R: So, what’s up with the plastic tricycle — like that particular phrase, the thing. Why “plastic tricycle?”
P: There’s this whole theme in a set of my songs that is all about consumerism, and how there’s, like, this whole consumer apocalypse that I have this vision of happening, because it’s so over-the-top, and it’s just gotten to this breaking point. I feel like we’re just on the tip of this giant pile of shit that we’ve accumulated, and we’re about to go avalanching down into [laughs] some, like, horrible apocalyptic situation! And I feel like the word “plastic” is a great example of a material that’s just so wasteful, and so prolifically available, and a part of our culture, and a part of our consumption, and so, the word “plastic” appears in a lot of songs — that are all in this sort of cluster of songs — that are about American consumerism, loosely. In general, I find plastic to be somewhat gross, but of course, at the same time I say all these things, I’m still an American. One of my good friends was like, “People can be self-righteous, but at the end of the day, we’re all still Americans, we’re all still consumers, we’re all still hypocritical.” So, I definitely feel that. Because of course, all of my music equipment has massive amounts of plastic, and so many things in my life — but I sort of have a thing against plastic, in some ways. I don’t know. I hate plastic bags. [laughs] I have a weird thing against plastic bags. So, I guess that word represents the negative parts of consumerism a lot, to me. With that song, though, that song is a lot more playful, but the idea of the plastic tricycle is just sort of this gross, like those horrible — in the music video, just this horrible, ugly, plastic tricycle that every child owns at some point. [laughs] So, there’s that, and then there’s the idea that it’s a child’s tricycle, so making it a plastic tricycle gives it this childlike element, because that song is mostly about my childhood. The spoken word part in the middle of the song is a word-for-word recount of this dream, the first dream that I had when I was two-and-a-half years old. So, that’s where the original inspiration for this song came from. I guess my brother was having a dream about pirates; he had a bad dream, and he was telling my mom about it. He was four, and I was two-and-a-half, and I said, “I had a dream, too, Mom!” So, I told my mom about this dream that I had about this pirate coming into my bedroom. She thought it was really cute, and she wrote it all down and made this picture, this drawing to go with it. I still have that drawing in my bedroom at home in Davis. So, that’s where the original inspiration for that song came from. But there’s that whole other element that I [laughs] wandered around with — yeah, as I described before.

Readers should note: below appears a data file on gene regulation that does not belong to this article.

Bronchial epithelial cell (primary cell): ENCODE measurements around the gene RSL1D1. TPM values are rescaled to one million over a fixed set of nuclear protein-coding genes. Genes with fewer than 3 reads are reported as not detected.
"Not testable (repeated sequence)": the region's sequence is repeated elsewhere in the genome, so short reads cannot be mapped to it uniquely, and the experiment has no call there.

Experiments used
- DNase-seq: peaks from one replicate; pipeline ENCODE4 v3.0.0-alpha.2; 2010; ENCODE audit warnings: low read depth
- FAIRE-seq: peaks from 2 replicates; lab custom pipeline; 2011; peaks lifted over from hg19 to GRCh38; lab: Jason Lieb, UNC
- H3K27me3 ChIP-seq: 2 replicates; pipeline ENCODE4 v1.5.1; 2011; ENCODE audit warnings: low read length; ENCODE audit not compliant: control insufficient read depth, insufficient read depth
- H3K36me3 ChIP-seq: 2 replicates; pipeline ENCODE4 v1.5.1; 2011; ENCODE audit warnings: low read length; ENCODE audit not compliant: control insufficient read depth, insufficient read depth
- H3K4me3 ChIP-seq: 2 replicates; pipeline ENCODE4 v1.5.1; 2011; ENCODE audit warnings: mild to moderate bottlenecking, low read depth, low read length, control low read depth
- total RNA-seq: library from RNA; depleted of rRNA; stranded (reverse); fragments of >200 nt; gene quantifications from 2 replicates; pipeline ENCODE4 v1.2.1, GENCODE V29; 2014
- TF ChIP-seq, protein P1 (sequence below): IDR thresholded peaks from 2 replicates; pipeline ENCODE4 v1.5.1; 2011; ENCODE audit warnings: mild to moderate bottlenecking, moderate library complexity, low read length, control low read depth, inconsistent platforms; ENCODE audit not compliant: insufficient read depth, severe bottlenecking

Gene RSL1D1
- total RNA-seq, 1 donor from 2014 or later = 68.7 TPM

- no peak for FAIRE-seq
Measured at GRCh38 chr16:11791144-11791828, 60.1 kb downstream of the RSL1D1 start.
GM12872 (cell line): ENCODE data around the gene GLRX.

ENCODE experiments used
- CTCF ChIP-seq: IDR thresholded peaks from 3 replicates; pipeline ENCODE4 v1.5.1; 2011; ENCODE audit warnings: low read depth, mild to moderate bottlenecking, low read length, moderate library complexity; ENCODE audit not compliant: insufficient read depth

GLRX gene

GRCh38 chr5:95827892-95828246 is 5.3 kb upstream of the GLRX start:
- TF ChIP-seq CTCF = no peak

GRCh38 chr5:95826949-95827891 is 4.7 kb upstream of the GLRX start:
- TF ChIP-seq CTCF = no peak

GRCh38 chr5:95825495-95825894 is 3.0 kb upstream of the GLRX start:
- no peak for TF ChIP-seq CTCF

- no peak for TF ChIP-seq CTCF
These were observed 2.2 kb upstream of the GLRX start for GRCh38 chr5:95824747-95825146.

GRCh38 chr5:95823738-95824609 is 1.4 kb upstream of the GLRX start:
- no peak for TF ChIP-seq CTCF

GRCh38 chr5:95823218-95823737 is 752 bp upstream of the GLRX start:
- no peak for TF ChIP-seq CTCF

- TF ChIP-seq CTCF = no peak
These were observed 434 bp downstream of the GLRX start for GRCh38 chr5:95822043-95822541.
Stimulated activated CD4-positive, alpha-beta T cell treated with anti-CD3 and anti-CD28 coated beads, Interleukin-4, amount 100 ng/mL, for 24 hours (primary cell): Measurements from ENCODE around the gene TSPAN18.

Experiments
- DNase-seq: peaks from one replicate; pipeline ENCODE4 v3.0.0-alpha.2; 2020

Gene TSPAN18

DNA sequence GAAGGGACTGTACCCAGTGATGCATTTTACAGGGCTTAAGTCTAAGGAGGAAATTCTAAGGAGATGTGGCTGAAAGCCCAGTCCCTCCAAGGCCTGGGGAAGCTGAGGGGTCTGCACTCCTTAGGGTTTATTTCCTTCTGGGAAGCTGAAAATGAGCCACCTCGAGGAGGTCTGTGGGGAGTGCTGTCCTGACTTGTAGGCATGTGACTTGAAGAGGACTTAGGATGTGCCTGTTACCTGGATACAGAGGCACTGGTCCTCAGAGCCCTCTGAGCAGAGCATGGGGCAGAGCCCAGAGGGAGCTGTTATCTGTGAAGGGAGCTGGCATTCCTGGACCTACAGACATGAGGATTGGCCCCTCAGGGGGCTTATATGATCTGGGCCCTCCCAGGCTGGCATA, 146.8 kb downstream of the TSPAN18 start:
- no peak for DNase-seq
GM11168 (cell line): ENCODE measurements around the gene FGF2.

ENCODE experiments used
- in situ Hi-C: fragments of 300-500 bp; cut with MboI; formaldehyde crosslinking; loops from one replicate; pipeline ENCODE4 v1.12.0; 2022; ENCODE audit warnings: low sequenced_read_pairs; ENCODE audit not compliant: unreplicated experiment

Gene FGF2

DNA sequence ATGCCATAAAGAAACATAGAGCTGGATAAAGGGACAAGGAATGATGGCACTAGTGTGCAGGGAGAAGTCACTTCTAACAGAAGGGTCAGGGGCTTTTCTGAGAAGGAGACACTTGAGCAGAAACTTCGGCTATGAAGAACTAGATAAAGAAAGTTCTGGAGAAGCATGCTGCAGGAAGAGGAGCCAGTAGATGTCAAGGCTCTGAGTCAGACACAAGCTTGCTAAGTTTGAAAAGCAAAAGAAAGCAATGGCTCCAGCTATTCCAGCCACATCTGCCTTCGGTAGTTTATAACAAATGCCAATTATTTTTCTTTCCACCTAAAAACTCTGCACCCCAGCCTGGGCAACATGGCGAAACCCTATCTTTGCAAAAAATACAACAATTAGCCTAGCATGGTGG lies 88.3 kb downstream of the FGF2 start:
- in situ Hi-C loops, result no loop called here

R: Do you make your costumes, or where do you find them?
P: Actually, even before I thought that I would ever do live performances, I started gathering costumes, and I get them from anywhere and everywhere. Most of them are vintage dance costumes that I find on Etsy, or on eBay, or at vintage stores, or thrift stores, and I will search for hours and hours and hours to find some of them. And some of them I do modify. I’ve started putting embroidery on some of my costumes, and I’m working with a woman who does costume design, who is gonna be presenting at this festival in Sacramento. She’s gonna design a costume for me and possibly two other dancers. I’ll be doing a performance, but it’s gonna be in the fashion showcase section of this festival, so I’m gonna be on a runway, but I’m gonna be performing, as well. I’m hoping to do more collaborations like that in the future. I myself am not a very good sewer, but I would love to work with more designers so that I can actually — again, I’m just honing all the time, so to be able to create costumes that actually replicate the music. That’s the goal [laughs] eventually. And all the stuff on the first album when I was writing and performing it, it’s all these tap dance costumes and ballet costumes and ice skater dresses that are very glitzy with sequins and spandex and neon colors. So, that is definitely an important part of Poppet, as well, is crazy, gaudy costumes.


Help Poppet out on Kickstarter at http://www.kickstarter.com/projects/989959670/poppets-first-full-length-album, check out her website at www.poppet.us, or listen to her music at https://soundcloud.com/poppetsblackbirds.


About Rae

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Rae Botsford is a freelance writer and web designer, a bass guitar player, a Linux user, a Christian, and a Mets fan. She lives in Florida (for now) and she always loves a good story.

1 Comments on this post

  1. Sparks, great interview; you rock! :::>

    Dave / Reply